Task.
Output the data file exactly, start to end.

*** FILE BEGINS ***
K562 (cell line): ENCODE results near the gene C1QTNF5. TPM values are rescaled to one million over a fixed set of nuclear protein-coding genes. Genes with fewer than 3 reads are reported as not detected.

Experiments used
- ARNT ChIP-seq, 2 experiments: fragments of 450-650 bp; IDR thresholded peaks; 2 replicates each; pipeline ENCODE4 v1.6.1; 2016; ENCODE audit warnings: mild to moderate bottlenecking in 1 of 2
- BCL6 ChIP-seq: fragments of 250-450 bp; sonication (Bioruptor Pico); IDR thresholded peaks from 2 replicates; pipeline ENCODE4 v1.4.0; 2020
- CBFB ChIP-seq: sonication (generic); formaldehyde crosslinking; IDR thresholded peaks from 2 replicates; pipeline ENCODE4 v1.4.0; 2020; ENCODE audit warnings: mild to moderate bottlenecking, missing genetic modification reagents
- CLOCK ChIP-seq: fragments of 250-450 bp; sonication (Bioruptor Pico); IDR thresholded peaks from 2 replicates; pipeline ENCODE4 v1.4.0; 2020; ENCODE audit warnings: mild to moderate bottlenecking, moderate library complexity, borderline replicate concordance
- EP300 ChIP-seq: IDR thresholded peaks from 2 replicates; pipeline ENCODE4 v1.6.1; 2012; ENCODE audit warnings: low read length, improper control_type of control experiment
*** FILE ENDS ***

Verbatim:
K562 (cell line): ENCODE results near the gene C1QTNF5. TPM values are rescaled to one million over a fixed set of nuclear protein-coding genes. Genes with fewer than 3 reads are reported as not detected.

Experiments used
- ARNT ChIP-seq, 2 experiments: fragments of 450-650 bp; IDR thresholded peaks; 2 replicates each; pipeline ENCODE4 v1.6.1; 2016; ENCODE audit warnings: mild to moderate bottlenecking in 1 of 2
- BCL6 ChIP-seq: fragments of 250-450 bp; sonication (Bioruptor Pico); IDR thresholded peaks from 2 replicates; pipeline ENCODE4 v1.4.0; 2020
- CBFB ChIP-seq: sonication (generic); formaldehyde crosslinking; IDR thresholded peaks from 2 replicates; pipeline ENCODE4 v1.4.0; 2020; ENCODE audit warnings: mild to moderate bottlenecking, missing genetic modification reagents
- CLOCK ChIP-seq: fragments of 250-450 bp; sonication (Bioruptor Pico); IDR thresholded peaks from 2 replicates; pipeline ENCODE4 v1.4.0; 2020; ENCODE audit warnings: mild to moderate bottlenecking, moderate library complexity, borderline replicate concordance
- EP300 ChIP-seq: IDR thresholded peaks from 2 replicates; pipeline ENCODE4 v1.6.1; 2012; ENCODE audit warnings: low read length, improper control_type of control experiment